The fermium (Fm) is a radioactive chemical element obtained from induced manner by nuclear transmutation, in which the reactions of nuclear type are capable of altering artificially core element considered stable, and thus cause an isotope of radioactive nature or an element that does not exist naturally.
This element was discovered in 1952, during the first successful nuclear test “Ivi Mike”, carried out by a group of scientists from the University of California under the direction of Albert Ghiorso. Fermium was discovered as a product of the first hydrogen bomb explosion in the Pacific Ocean.
Years later the fermium was obtained synthetically in a nuclear reactor, bombarding plutonium with neutrons; and in a cyclotron, bombarding uranium-238 with nitrogen ions.
Currently fermium is produced through a long chain of nuclear reactions, which involves bombarding each isotope in the chain with neutrons and then allowing the resulting isotope to undergo beta decay.
Chemical structure of fermium
The atomic number of fermium (Fm) is 100 and its electronic configuration is [Rn] 5 f 12 7 s 2 . In addition, it is located within the group of actinides that are part of period 7 of the periodic table and, since its atomic number is greater than 92, it is called a transuranic element.
In this sense, fermium is a synthetic element and therefore has no stable isotopes. For this reason it does not have a standard atomic mass.
Likewise, the atoms – which are isotopes of each other – have the same atomic number, but different atomic mass, considering that there are then 19 known isotopes of the element, ranging from atomic mass 242 to 260.
However, the isotope that can be produced in large quantities on an atomic basis is Fm-257, with a half-life of 100.5 days. This isotope is also the nuclide with the highest atomic number and mass ever isolated from any reactor or material produced by a thermonuclear facility.
Although fermium-257 is produced in larger quantities, fermium-255 has become more available on a regular basis, and is used more frequently for chemical studies at the tracer level.
The chemical properties of fermium have been studied only with minimal amounts, so that all the available chemical information that has been obtained is from experiments carried out with traces of the element. In fact, in many cases these studies are done with just a few atoms, or even one atom at a time.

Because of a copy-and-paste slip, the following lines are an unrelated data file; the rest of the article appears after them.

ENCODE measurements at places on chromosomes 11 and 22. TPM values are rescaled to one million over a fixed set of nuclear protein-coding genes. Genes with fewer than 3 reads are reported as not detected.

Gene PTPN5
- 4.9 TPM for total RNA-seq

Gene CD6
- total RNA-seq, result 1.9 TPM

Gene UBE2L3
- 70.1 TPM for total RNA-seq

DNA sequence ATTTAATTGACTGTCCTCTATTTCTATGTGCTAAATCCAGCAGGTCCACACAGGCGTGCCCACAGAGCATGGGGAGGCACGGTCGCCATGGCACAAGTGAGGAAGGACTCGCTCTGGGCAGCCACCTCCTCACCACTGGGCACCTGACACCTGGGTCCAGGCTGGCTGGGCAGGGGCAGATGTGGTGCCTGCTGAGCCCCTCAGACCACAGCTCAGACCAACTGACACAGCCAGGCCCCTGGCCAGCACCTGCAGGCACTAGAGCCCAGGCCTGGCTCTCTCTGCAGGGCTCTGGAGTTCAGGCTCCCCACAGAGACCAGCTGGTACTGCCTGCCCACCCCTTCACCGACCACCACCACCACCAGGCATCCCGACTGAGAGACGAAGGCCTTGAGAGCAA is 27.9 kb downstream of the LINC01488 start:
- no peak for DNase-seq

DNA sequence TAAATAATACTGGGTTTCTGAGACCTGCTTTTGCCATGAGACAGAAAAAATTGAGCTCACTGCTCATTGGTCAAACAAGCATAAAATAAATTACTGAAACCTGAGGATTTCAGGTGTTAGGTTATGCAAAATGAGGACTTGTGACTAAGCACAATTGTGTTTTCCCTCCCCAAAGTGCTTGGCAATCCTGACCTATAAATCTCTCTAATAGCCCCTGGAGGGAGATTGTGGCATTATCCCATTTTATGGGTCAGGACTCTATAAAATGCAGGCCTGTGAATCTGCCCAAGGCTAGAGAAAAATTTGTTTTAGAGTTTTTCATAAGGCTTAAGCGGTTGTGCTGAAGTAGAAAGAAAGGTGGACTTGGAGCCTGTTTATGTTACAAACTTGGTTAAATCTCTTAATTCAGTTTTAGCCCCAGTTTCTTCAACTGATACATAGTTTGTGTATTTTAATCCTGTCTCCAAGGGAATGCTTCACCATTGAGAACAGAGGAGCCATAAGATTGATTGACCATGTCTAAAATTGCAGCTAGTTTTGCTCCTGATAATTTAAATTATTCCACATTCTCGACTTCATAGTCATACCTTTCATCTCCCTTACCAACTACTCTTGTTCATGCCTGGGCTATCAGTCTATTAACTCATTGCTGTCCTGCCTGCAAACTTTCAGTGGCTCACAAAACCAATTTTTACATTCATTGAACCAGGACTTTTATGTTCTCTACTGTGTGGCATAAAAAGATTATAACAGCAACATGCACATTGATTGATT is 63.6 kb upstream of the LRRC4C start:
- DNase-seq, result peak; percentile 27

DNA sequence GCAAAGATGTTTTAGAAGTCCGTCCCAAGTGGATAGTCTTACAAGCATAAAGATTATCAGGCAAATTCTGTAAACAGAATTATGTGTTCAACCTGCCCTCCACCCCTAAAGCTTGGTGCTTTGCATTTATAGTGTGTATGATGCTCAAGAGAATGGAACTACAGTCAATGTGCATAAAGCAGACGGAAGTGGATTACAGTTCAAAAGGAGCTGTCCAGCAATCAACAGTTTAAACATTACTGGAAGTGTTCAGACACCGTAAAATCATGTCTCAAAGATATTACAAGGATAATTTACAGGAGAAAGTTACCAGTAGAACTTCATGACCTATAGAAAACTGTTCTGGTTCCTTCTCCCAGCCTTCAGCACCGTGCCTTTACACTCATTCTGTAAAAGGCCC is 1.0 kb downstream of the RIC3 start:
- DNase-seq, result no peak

According to the Royal Society of Chemistry, fermium has a melting point of 1527 ° C (2781 ° F or 1800 K), its atomic radius is 2.45 Å, its covalent radius is 1.67 Å, and a temperature of 20 ° C is in the solid state (radioactive metal).
Similarly, most of its properties such as oxidation state, electronegativity, density , boiling point , among others, are unknown.
To date, no one has managed to produce a large enough sample of fermium to be seen, although the expectation is that, like other similar elements, it is a silver-gray metal.
Behavior in solutions
Fermium behaves under non-strongly reducing conditions in an aqueous solution as expected for a trivalent actinide ion.
In concentrated hydrochloric acid, nitric acid, and ammonium thiocyanate solutions, fermium forms anionic complexes with these ligands (a molecule or ion that binds to a metal cation to form a complex), which can be adsorbed and then eluted from anion exchange columns.
Under normal conditions, fermium exists in solution as the Fm 3+ ion , which has a hydration index of 16.9 and an acid dissociation constant of 1.6 × 10 -4 (pKa = 3.8); thus the binding in the posterior actinide complexes is believed to be primarily ionic in character.
Likewise, the Fm 3+ ion is expected to be smaller than the preceding An 3+ ions (plutonium, americium or curium ions), due to the greater effective nuclear charge of fermium; therefore, fermium would be expected to form shorter and stronger metal-ligand bonds.
On the other hand, fermium (III) can be quite easily reduced to fermium (II); for example, with samarium (II) chloride, with which fermium (II) co-precipitates.
Electrode normal potential
The electrode potential has been estimated to be approximately -1.15 V relative to the standard hydrogen electrode.
Likewise, the Fm 2+ / Fm 0 pair has an electrode potential of -2.37 (10) V, based on polarographic measurements; that is to say, of voltammetry.
Like all artificial elements, fermium undergoes radioactive decay caused mainly by the instability that characterizes it.
This is so due to the combinations of protons and neutrons that do not allow to maintain the balance, and spontaneously change or decay until reaching a more stable form, releasing certain particles.
This radioactive decay occurs through a spontaneous fission through an alpha decomposition (being a heavy element) in californium-253.
Uses and risks
Fermium formation does not occur naturally and has not been found in the earth’s crust, so there is no reason to consider its environmental effects.
Due to the small amounts of fermium produced and its short half-life, there are currently no uses for it outside of basic scientific research .
In this sense, like all synthetic elements, fermium isotopes are extremely radioactive and are considered highly toxic.
Although few people come into contact with fermium, the International Commission on Radiation Protection has established annual exposure limits for the two most stable isotopes.
For fermium-253, the ingestion limit was set at 107 becquerel (1 Bq is equivalent to one decomposition per second) and the inhalation limit at 105 Bq; for fermium-257, the values are 105 Bq and 4000 Bq, respectively.